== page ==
JPSS satellites circle the Earth from pole-to-pole and cross the equator 14 times daily in the afternoon orbit--providing full global coverage twice a day. 

Launch Notes: This launch will be ULA’s 123rd overall. This mission will mark the 53rd Delta II mission for NASA and 154th launch since the rocket’s first launch in 1989. Previous Delta II missions for NASA include the Spirit and Opportunity Mars rovers as well as Suomi NPP, the first next-generation polar-orbiting satellite in the JPSS series.

Quelle: ULA


Update: 14.11.2017 / 8.00 MEZ


Second-to-Last Delta II Stands Ready to Launch JPSS-1 Environmental Monitoring Satellite

Almost three years since its last mission, the thunderous roar of a Delta II booster will rattle Vandenberg Air Force Base, Calif., on Tuesday, 14 November, carrying the first Joint Polar Satellite System (JPSS-1) into orbit for the National Oceanic and Atmospheric Administration (NOAA). The two-stage rocket—which is flying under the auspices of Centennial, Colo.-based United Launch Alliance (ULA)—will rise from Vandenberg’s Space Launch Complex (SLC)-2W during a short “window”, which opens at 1:47 a.m. PST (4:47 a.m. EST). After insertion into polar orbit, at an altitude of 512 miles (824 km), JPSS-1 will form the initial thrust of the United States’ next-generation environmental monitoring network, increasing the timeliness and accuracy of climatic and weather-related forecasts and minimizing risks to human life and property. Upon entering service, JPSS-1 will be renamed NOAA-20, joining a long line of environmental monitoring satellites, with a heritage stretching back to 1970.


+++11.00 MEZ






Start-Verschiebung um 24 Stunden






Quelle: NASA-TV

+++17.30 MEZ

Rocket Issue Delays Launch of Advanced New JPSS-1 Weather Satellite

A first-of-its-kind weather satellite will have to wait at least 24 hours to begin its mission for NOAA and NASA after a rocket issue prevented an attempted liftoff from Vandenberg Air Force Base in California today (Nov. 14). 

The Joint Polar Satellite System-1 satellite, or JPSS-1, was set to launch into a polar orbit around Earth at 4:47 a.m. EST (0947 GMT) to begin measuring atmospheric temperature, moisture, ozone levels, vegetation and rainfall across the globe with five advanced instruments. But a bad reading on the first stage of satellite's United Launch Alliance Delta II rocket, as well as boats in the safety zone, forced NASA to call off the launch just minutes before liftoff. The next launch attempt will be on Wednesday (Nov. 15) at 4:47 a.m. EST.

"Just at the time we were expected to come out of hold at T-4 minutes, there were a couple of positions that reported that they were no-go, and with the very short launch window that we have this morning, there was not enough time to completely work the issues and clear them," NASA spokesperson Mike Curie said at about 4:43 a.m. EDT (0943 GMT) during live commentary. "The rocket is in a safe condition, the spacecraft, JPSS-1, is in a safe condition."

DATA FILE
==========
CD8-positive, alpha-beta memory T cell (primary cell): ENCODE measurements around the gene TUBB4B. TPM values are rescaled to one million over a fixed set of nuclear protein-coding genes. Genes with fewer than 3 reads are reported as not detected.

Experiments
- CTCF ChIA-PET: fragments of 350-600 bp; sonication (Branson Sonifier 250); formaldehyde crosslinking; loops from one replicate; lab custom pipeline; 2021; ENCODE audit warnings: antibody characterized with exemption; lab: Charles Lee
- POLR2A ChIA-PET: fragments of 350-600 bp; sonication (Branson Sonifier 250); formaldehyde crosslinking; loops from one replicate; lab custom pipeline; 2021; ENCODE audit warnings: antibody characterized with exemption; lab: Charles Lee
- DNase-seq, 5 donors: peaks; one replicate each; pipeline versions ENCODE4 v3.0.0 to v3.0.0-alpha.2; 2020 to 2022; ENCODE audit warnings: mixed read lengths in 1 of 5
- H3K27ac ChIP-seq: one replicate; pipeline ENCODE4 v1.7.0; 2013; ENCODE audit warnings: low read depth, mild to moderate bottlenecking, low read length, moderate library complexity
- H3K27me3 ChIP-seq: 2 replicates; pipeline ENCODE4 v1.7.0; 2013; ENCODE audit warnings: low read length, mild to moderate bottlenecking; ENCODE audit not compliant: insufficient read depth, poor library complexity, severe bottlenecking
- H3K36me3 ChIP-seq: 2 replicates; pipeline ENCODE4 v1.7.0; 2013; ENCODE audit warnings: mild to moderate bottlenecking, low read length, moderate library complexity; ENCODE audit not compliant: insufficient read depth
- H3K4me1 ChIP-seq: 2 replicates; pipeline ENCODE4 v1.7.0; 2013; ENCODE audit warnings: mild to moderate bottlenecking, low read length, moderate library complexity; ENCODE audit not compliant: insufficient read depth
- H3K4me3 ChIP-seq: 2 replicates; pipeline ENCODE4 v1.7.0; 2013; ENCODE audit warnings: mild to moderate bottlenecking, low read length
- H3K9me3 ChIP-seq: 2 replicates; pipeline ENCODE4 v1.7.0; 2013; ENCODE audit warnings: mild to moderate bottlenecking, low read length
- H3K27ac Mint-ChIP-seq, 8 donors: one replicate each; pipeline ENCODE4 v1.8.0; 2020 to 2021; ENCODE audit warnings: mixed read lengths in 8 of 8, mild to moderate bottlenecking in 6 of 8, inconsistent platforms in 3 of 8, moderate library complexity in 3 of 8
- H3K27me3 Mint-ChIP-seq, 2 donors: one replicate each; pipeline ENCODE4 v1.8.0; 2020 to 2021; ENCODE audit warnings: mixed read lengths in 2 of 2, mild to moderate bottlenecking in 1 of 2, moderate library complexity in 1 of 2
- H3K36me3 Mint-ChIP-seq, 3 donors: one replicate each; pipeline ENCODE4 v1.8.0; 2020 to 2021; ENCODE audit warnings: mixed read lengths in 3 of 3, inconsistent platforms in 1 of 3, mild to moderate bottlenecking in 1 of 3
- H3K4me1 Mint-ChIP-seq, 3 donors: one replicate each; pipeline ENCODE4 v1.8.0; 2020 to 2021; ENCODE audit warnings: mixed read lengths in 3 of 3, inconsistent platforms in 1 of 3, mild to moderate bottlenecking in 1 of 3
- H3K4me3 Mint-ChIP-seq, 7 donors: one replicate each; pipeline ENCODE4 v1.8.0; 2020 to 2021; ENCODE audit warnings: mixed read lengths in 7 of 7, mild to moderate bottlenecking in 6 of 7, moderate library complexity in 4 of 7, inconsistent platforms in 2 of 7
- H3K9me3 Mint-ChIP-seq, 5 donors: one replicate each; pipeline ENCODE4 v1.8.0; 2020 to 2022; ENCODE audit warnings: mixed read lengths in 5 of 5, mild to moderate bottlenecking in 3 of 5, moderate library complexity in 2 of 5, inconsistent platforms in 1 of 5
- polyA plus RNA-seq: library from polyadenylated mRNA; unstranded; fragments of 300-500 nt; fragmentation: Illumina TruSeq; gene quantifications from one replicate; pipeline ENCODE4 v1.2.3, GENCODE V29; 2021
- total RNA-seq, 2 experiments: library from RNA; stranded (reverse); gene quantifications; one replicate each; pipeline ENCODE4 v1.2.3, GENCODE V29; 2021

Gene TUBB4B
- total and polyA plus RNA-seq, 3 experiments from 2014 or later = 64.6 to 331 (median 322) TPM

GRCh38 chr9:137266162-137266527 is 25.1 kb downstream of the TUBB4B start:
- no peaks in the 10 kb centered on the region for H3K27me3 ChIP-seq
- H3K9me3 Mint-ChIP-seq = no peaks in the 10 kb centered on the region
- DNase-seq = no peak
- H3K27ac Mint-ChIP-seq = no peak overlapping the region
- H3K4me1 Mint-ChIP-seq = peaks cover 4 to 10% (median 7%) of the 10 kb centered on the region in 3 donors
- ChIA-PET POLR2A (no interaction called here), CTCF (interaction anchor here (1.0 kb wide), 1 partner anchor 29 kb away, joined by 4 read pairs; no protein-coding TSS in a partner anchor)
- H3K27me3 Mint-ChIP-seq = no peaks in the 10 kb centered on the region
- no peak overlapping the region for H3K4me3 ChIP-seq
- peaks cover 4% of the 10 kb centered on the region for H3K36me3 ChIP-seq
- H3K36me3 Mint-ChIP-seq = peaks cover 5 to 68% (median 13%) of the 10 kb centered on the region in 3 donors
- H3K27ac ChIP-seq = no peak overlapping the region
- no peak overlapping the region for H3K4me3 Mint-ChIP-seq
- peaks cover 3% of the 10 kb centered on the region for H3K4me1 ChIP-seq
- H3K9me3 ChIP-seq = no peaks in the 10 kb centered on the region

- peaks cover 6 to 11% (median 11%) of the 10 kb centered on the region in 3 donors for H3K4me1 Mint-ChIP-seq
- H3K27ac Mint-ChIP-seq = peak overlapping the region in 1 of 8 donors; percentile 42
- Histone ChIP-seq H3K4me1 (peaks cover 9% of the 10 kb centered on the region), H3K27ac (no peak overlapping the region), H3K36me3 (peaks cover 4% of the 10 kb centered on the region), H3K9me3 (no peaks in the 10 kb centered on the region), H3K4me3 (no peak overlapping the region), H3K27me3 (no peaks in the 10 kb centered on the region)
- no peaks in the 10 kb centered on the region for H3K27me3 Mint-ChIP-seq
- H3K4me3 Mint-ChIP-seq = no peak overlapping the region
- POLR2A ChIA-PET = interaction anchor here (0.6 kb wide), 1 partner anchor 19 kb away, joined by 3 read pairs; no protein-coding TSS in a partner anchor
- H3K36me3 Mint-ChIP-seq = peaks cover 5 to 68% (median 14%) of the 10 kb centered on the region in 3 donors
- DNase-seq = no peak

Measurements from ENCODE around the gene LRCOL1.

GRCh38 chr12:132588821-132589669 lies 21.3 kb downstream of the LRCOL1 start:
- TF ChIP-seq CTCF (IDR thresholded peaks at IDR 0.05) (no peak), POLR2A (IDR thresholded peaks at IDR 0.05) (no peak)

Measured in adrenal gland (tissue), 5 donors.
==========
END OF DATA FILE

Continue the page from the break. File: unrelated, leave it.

he Delta II rocket's window to launch JPSS-1 into the correct orbit was just over a minute long.

NASA launch manager Omar Baez confirmed that up until 4 minutes before liftoff, the only issue launch controllers were tracking were a few boats in the boat exclusion area off the coast near Vandenberg Air Force Base, but then one parameter on the first stage also went out of limits.

"There was some discussion, short, brief discussions, but with our short window there wasn't enough time to outbrief that issue and come to resolution," he said. "We're setting up for a 24-hour recycle; tomorrow's window will start one second later, at 9:43:03, versus :02, which was today's start, and the same window. That's where we stand today."

In addtion to the JPSS-1 satellite, the Delta II rocket is also slated to heft five small cubesats into orbit, including one that would use a microwave imager to monitor Earth's weather like its much larger satellite cousin.

NASA will webcast the JPSS-1 satellite launch on Wednesday, beginning at 4:15 a.m. EST (0915 GMT). You can watch the launch live here, courtesy of NASA TV. 

Quelle: SC


Update: 15.11.2017 / 9.30 MEZ



Weitere Startverschiebung wegen Windstärke auf 16.11.2017:


Quelle: NASA


Update: 16.11.2017


JPSS-1 Launch Confirmed for Saturday


The Delta II rocket set to launch NOAA’s JPSS-1 spacecraft stands at Space Launch Complex 2 at Vandenberg Air Force Base in this photo taken Nov. 13. Photo credit: NASA/Glenn Benson

The launch of a United Launch Alliance Delta II rocket carrying the Joint Polar Satellite System-1 mission for NASA and NOAA is confirmed on the Western Range for Saturday, Nov. 18. The launch time is 1:47 a.m. PST (4:47 a.m. EST).

Join us for updates from the countdown beginning at 1:15 a.m. PST (4:15 a.m. EST) here on the blog and on NASA TV.

Quelle: NASA


Update: 18.11.2017 / 10.30 MEZ


Rocket launch at Vandenberg AFB rescheduled for Saturday


VANDENBERG AFB, Calif. - A rocket launch at Vandenberg Air Force Base had to be canceled at the last minute early Tuesday morning